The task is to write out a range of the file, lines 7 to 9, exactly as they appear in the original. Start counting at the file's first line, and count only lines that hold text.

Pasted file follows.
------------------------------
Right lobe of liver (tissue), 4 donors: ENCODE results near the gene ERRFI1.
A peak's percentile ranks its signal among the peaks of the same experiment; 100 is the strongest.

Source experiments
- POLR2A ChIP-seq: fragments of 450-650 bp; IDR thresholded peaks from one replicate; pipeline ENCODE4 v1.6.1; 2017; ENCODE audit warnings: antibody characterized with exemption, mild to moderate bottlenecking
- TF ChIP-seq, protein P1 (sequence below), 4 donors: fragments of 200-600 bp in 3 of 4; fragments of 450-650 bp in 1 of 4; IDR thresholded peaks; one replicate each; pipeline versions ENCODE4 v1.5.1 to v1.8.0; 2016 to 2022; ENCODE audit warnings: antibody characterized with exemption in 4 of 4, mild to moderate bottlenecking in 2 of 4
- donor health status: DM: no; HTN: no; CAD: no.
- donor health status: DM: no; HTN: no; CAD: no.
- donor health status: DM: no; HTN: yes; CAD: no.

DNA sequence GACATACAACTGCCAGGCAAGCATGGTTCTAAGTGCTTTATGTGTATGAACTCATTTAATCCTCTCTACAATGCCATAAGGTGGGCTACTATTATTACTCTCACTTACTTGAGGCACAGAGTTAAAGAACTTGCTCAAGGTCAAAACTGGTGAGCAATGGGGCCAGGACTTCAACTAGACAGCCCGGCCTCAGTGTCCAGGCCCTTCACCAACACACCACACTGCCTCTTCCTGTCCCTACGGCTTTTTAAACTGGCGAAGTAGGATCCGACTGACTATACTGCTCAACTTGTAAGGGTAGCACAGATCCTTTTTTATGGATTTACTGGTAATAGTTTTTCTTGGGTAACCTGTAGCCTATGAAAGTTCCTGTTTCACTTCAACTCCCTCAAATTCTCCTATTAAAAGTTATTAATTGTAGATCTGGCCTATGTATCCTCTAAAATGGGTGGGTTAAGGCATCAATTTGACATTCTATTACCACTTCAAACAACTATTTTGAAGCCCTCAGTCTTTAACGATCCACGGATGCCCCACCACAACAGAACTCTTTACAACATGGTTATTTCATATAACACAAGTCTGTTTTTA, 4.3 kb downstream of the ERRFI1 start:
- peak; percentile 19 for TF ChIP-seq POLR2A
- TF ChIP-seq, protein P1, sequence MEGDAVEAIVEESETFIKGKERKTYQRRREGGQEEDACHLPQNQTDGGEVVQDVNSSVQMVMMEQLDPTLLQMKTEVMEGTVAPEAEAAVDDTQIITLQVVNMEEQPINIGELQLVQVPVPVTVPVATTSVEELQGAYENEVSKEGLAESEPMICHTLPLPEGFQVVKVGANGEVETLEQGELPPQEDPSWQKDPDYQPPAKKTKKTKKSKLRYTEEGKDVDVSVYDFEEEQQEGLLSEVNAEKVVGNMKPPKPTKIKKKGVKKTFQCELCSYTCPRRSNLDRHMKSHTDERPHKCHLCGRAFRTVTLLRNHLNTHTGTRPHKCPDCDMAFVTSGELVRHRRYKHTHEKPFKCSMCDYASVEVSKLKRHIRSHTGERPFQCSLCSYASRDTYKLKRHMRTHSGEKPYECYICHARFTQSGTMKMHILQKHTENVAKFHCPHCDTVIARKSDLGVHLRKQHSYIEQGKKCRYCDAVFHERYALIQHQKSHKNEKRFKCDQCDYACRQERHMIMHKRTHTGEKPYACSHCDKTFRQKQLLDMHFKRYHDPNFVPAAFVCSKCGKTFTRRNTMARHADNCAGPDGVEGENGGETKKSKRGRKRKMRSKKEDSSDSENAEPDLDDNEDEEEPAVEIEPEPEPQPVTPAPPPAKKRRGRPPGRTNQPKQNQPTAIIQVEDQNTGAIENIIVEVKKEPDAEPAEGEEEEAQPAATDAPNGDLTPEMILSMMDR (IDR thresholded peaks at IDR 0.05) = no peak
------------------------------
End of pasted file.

- donor health status: DM: no; HTN: no; CAD: no.
- donor health status: DM: no; HTN: yes; CAD: no.

DNA sequence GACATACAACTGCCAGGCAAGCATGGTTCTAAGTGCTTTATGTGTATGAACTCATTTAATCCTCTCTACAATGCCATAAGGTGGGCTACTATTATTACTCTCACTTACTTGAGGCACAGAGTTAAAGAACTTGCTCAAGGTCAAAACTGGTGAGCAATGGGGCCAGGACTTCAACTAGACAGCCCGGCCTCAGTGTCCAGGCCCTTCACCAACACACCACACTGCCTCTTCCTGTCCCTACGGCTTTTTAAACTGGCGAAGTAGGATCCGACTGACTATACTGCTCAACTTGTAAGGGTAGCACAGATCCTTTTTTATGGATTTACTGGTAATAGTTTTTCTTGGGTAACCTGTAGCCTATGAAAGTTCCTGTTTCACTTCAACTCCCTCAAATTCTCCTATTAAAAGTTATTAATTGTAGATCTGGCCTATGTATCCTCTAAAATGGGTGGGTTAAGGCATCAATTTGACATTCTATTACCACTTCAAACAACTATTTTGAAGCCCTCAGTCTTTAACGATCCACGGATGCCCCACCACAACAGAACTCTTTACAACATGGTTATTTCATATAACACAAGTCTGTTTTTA, 4.3 kb downstream of the ERRFI1 start: